(Epistulae Morales ad Lucilium 70.14-15).

Christentum

Diese klaren Worte wurden jedoch von der Kirche abgelehnt. Im ersten Buch seines Werks “De Civitate Dei” (Gottesstaat) betonte der Kirchenvater Augustinus im 5. Jahrhundert n. Chr., dass der Dekalog (zehn Gebote) nicht nur die Fremdtötung sondern auch den Suizid mitumfasse:

“Allerdings nämlich ist, wenn es nicht einmal gestattet ist, aus eigener Vollmacht einen Übeltäter zu töten, es sei denn, daß ein Gesetz die Befugnis gibt, ihn zu töten, natürlich auch der Selbstmörder ein Mörder, und er lädt durch den Selbstmord umso größere Schuld auf sich, je weniger er schuld ist an der Ursache, die ihn zum Selbstmord treibt.”

(Buch 1, 17)

Anders als bei Seneca soll es für den gläubigen Christen keinen eigenständigen Ausweg aus dem Leben geben dürfen. Das Leben erhält damit einen Eigenwert, über den nur Gott bestimmen kann. Er gibt Leben, und er alleine entscheidet, wann er es zurück nimmt.

Im Unterschied zu den fernöstlichen Weltanschauungen (Hinduismus, Konfuzianismus und teils Buddhismus) folgen alle grossen abrahamitischen Religionen dieser Prämisse.

Humanismus und Aufklärung

Der Liberalismus findet nicht nur in den griechischen und römischen Ideen seine Vorläufer, sondern insbesondere auch bei den Denkern des Humanismus. Michel de Montaigne hat sich fast wortwörtlich der Meinung Senecas angeschlossen, als er in seinen Essais (1580) schrieb:

„[…] man sagt, […] das gnädigste Geschenk der Natur, das uns jeden Grund zur Klage über unser Los nehme, bestehe darin, dass sie uns den Schlüssel zum Weg ins Freie überlassen habe. Sie hat nur einen Eingang ins Leben vorgesehen, aber hunderttausend Ausgänge.“

(Essais 2,3)

In Weiterentwicklung der antiken Tradition (insb. der “humanitas” in Ciceros Werk) betonte der Humanismus die Würde des Individuums aufgrund seiner Natur und Vernunft.

Die Entscheidungsfreiheit wurde sodann als wesentlicher Bestandteil der Menschenwürde betrachtet. In den Worten Samuel von Pufendorfs (1672):

„Der Mensch ist von höchster Würde, weil er eine Seele hat, die ausgezeichnet ist durch das Licht des Verstandes, durch die Fähigkeit, die Dinge zu beurteilen und sich frei zu entscheiden, und die sich in vielen Künsten auskennt.“

(De iure naturae et gentium, 2. Buch, 1. Kapitel, § 5)

Ferner beschäftigte sich David Hume in seiner Schrift “Of suicide” (1777) ausführlich mit der Thematik. Dabei kam Hume zum Schluss, dass moralische Verurteilungen fehl am Platz seien. Der Suizid sei weder moralisch noch unmoralisch, sondern ein tröstender Notausgang für den Einzelnen, “[which] would effectually free him from all danger of misery”.

Dem entgegnete Immanuel Kant, dass der Suizid dem Grundgesetz der praktischen Vernunft widerspreche, wonach der Mensch durch sein Handeln sich selbst zu bestätigen habe. Der Mensch sei eben Zweck, und niemals Mittel. Indem der Suizident den Suizid wähle, stelle er im Widerspruch zu seiner Vernunft sein Menschsein in Frage. Für Kant ist die “Selbstentleibung” darum ein Verbrechen, ja Mord (Die Metaphysik der Sitten, § 6, 1797). Weil bei Kant das Prinzip der Selbsterhaltung bereits in der Prämisse steckt, ist die Entscheidungsfreiheit im Suizid lediglich eine vermeintliche.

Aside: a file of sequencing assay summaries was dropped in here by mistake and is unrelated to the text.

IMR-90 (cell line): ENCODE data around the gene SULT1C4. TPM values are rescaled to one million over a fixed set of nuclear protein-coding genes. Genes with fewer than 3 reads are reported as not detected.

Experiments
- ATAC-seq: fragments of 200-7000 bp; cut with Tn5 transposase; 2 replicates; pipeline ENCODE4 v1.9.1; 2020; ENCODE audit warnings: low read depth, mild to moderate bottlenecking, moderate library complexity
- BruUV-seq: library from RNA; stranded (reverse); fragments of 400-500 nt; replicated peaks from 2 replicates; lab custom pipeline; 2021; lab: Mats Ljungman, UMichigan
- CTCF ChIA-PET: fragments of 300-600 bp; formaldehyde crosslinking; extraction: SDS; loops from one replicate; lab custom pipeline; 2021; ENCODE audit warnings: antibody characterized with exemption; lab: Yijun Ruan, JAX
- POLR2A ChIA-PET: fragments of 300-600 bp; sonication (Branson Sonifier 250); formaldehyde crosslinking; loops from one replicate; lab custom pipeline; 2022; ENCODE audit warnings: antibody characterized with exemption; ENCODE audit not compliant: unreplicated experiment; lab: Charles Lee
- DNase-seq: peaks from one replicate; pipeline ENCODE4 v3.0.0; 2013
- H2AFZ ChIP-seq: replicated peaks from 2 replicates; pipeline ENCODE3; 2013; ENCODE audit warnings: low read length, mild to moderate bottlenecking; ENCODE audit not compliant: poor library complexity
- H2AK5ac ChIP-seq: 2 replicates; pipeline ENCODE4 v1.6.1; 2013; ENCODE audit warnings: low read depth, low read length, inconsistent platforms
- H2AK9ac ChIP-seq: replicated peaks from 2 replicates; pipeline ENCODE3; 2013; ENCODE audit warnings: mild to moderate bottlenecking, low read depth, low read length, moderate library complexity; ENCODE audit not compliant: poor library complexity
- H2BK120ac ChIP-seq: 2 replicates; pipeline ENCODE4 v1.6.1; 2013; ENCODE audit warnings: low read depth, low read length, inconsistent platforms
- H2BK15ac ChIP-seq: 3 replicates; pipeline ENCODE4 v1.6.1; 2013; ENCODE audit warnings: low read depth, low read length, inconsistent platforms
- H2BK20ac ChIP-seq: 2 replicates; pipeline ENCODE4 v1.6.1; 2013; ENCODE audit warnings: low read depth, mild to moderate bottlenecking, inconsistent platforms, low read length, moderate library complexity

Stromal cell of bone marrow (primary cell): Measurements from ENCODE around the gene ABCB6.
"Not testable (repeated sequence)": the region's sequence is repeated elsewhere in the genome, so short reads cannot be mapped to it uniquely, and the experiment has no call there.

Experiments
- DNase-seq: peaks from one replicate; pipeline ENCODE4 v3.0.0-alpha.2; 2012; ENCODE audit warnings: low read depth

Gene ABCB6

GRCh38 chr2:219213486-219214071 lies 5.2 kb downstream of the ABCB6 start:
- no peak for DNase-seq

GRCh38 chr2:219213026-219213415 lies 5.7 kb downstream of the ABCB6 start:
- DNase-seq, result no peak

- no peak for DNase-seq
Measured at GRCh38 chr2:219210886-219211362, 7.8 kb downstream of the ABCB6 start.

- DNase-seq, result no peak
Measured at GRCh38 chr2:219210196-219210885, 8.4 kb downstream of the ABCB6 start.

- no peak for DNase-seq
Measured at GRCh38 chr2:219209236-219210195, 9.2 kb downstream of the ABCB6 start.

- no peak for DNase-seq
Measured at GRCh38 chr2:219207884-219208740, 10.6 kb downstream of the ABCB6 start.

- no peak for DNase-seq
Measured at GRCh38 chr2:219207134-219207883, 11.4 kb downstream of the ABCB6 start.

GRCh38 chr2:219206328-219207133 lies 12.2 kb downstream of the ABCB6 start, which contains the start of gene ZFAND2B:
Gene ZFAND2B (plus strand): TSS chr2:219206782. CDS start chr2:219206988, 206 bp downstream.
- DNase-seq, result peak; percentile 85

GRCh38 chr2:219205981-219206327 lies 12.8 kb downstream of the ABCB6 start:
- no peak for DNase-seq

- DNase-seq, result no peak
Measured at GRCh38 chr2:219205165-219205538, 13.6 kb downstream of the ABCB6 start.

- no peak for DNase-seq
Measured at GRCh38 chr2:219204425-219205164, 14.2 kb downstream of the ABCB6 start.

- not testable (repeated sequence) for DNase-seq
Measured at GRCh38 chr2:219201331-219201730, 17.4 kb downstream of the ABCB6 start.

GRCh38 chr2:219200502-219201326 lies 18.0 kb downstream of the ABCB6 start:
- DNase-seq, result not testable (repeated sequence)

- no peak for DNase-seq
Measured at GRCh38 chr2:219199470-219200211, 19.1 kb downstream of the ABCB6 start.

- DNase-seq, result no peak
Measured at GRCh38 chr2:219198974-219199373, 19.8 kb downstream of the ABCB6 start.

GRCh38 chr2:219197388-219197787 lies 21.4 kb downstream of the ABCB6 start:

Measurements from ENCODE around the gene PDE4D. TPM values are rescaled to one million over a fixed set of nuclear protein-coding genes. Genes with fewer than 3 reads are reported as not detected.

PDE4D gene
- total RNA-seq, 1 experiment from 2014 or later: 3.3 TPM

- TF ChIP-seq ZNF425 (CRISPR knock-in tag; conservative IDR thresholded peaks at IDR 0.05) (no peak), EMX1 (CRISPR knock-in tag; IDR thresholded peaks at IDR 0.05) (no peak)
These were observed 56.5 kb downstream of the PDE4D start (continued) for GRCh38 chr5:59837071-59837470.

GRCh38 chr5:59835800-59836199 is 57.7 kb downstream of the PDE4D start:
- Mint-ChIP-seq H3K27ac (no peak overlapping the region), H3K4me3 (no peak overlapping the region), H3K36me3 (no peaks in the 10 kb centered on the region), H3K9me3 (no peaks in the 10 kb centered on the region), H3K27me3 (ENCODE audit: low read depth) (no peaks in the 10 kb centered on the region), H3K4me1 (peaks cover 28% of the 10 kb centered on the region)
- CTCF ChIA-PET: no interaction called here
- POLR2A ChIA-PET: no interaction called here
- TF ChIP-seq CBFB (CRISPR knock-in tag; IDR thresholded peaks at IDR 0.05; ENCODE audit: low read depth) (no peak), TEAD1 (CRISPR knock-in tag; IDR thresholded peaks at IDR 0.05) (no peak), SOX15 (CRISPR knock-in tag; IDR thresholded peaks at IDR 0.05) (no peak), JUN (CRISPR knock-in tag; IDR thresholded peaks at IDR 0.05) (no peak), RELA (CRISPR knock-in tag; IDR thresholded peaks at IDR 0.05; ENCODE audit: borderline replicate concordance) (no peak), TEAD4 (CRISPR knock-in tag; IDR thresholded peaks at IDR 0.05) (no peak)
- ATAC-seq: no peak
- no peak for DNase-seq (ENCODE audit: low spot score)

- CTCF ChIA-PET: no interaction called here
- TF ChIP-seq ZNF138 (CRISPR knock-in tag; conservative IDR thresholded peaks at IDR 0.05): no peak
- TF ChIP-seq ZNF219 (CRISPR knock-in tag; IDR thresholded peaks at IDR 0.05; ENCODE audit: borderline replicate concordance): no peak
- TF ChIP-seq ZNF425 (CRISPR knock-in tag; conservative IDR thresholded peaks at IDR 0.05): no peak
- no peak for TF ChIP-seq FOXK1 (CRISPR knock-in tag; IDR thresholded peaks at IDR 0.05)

Suizid im Nationalsozialismus

In einer Gesellschaft, in welcher das öffentliche Interesse mit Zwang vor das Eigeninteresse gestellt wird, kann der sebstbestimmte Tod zu einem politischen Akt werden: Wenigstens die Entscheidung über ihren Tod wollten viele Juden und Personen verfolgter Minderheiten nicht den Nationalsozialisten überlassen. So waren ihre Handlungen Ausdruck des Widestands gegen eine Ordnung, welche das Leben ganz grundsätzlich nicht wertschätzte.

Es ist darum nicht erstaunlich, dass auch Deutsche, die den Suizid wählten, als minderwertige Menschen angesehen wurden. Eine solche Handlung wurde zudem als Pflichtverletzung gegenüber dem Staat betrachtet. Ironischerweise wählte letztendlich auch Adolf Hitler angesichts der Ausweglosigkeit des Krieges den Freitod. Für seine Anhänger wurde sein Suizid zum hochstilisierten Beweis des Märtyrertums.

Straffreiheit und Toleranz in der modernen liberalen Ordnung

Mit der Anerkennung der Glaubensfreiheit in den demokratischen Verfassungen des Westens wurde der Suizid von seiner metaphysischen Ballast befreit: Nunmehr bestimmte der Staat über die dessen Legalität. Relativ bald etablierte sich die Einsicht, dass der Suizid grundsätzlich straffrei sein sollte (in Preussen bspw. 1851), wobei sich die Diskussionen allerdings in vielen Staaten bis heute um das zulässige Mass der Beihilfe zum Suizid drehen.

Der Liberalismus als politische Philosophie kann grundsätzlich nichts über das Psychologische und Seelische aussagen. In Ludwig von Mises’ Worten (1927):

“Nicht aus Geringschätzung der seelischen Güter richtet der Liberalismus sein Augenmerk ausschliesslich auf das Materielle, sondern weil er der Überzeugung ist, daß das Höchste und Tiefste im Menschen durch äussere Regelung nicht berührt werden können. Er sucht nur äusseren Wohlstand zu schaffen, weil er weiß, daß der innere, der seelische Reichtum dem Menschen nicht von außen kommen kann, sondern nur aus der eigenen Brust. Er will nichts anderes schaffen als die äußeren Vorbedingungen für die Entfaltung des inneren Lebens.”

(Liberalismus, 4)

Der klassische Liberalismus fordert indes Toleranz. Er fordert Toleranz gegenüber Andersdenkenden und Andershandelnden. Die liberale Haltung besteht also im respektvollen Umgang mit einem zumeist psychologischen Phänomen, das in der Regel für Aussenstehende nur schwer oder gar nicht fassbar ist.